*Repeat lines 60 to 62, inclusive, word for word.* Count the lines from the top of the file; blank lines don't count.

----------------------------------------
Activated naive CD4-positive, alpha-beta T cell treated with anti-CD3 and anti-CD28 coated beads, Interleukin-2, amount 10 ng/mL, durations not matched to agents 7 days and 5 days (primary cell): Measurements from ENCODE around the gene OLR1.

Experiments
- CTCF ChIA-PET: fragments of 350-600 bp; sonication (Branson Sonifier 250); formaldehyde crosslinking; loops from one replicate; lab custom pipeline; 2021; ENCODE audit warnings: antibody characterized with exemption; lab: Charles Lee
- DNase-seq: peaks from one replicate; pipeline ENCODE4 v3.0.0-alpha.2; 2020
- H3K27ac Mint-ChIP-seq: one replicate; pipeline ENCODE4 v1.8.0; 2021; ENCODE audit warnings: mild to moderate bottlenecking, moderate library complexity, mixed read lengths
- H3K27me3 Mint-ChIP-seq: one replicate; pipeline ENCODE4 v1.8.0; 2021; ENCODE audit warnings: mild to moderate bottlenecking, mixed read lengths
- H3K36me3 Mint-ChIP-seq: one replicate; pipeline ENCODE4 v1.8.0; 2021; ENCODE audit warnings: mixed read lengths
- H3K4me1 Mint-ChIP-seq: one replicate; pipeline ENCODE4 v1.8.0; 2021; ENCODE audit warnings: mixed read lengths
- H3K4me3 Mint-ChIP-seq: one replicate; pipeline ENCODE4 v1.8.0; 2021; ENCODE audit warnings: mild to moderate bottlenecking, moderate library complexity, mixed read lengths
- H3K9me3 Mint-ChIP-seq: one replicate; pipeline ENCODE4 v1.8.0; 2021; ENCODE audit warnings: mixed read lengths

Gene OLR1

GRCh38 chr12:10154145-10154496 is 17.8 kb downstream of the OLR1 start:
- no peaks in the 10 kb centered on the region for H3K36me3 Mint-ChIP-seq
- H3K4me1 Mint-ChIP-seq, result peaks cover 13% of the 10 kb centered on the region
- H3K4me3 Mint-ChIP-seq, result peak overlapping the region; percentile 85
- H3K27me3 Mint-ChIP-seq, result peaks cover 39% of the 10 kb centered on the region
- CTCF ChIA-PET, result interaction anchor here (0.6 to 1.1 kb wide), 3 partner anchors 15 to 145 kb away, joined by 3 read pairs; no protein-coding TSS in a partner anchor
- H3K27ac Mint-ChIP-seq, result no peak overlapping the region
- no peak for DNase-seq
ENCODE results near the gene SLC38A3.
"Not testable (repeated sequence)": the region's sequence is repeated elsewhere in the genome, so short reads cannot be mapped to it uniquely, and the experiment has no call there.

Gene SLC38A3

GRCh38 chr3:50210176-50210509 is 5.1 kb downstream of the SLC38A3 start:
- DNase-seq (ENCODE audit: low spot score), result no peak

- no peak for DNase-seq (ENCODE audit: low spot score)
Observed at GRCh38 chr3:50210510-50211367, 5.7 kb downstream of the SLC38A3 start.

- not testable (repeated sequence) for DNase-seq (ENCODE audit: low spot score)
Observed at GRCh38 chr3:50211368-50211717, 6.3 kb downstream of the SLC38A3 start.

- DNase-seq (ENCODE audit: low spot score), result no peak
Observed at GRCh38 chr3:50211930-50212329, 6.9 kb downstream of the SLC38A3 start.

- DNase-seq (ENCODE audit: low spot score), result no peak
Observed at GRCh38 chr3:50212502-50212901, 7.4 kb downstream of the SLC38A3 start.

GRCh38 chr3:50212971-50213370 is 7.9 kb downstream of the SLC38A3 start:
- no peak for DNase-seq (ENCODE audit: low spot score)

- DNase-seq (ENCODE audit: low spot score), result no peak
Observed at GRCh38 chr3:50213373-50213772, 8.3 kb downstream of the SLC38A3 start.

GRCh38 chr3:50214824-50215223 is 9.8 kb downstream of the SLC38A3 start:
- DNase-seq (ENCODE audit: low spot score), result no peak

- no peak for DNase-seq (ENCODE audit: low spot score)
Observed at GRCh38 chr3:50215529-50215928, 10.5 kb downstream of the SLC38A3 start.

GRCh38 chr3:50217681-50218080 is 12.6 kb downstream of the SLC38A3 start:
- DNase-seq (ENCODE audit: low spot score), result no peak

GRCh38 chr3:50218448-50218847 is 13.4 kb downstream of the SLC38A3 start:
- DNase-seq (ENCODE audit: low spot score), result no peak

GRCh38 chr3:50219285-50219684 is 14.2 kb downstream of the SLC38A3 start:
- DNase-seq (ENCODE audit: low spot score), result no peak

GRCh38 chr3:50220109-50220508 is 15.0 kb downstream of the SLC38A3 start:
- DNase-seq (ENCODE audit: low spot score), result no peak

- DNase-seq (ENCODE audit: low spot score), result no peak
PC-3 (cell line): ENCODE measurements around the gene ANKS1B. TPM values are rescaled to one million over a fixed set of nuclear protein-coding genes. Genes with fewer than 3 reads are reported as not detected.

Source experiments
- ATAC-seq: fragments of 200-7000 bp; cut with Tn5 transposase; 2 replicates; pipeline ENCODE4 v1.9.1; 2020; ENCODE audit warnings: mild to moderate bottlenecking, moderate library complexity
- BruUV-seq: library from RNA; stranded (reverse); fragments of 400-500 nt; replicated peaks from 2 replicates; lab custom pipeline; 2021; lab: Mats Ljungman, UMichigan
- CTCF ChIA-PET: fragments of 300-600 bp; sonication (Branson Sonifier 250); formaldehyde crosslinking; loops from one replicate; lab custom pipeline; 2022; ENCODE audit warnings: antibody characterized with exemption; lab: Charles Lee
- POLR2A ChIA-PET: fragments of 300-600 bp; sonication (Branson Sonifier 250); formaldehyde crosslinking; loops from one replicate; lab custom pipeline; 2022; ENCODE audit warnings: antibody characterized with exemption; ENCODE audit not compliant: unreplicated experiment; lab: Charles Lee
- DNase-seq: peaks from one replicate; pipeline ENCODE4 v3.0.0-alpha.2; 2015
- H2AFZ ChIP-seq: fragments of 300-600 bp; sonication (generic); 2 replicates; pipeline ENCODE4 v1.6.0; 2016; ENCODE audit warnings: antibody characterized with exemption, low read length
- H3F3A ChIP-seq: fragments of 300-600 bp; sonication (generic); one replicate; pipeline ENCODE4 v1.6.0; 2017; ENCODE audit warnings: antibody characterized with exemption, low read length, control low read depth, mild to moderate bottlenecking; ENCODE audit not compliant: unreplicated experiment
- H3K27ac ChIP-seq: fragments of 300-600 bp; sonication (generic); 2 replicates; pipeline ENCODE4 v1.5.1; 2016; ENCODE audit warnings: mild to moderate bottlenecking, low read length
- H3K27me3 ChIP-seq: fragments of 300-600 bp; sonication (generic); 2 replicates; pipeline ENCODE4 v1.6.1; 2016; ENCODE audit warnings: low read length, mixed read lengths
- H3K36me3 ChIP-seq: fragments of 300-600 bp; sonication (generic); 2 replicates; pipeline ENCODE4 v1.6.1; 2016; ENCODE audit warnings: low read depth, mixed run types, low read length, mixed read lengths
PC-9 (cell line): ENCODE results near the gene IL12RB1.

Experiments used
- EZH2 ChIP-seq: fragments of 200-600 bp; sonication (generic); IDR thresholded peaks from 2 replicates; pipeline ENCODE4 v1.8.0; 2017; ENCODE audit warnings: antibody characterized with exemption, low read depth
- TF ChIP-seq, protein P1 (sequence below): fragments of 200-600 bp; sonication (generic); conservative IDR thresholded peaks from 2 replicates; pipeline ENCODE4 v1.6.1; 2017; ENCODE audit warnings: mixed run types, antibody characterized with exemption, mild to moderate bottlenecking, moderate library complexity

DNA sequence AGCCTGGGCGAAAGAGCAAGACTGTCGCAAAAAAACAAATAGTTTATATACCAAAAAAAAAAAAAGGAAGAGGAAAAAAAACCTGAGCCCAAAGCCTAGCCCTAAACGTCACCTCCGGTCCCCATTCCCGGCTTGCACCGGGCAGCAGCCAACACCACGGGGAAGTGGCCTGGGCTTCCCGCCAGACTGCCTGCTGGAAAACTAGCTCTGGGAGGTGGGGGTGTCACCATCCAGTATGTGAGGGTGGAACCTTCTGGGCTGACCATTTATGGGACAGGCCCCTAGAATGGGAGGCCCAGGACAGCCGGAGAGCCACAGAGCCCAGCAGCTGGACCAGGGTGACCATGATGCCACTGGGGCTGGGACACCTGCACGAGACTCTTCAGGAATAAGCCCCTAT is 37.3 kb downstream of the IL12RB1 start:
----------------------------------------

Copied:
- H3K27me3 ChIP-seq: fragments of 300-600 bp; sonication (generic); 2 replicates; pipeline ENCODE4 v1.6.1; 2016; ENCODE audit warnings: low read length, mixed read lengths
- H3K36me3 ChIP-seq: fragments of 300-600 bp; sonication (generic); 2 replicates; pipeline ENCODE4 v1.6.1; 2016; ENCODE audit warnings: low read depth, mixed run types, low read length, mixed read lengths
PC-9 (cell line): ENCODE results near the gene IL12RB1.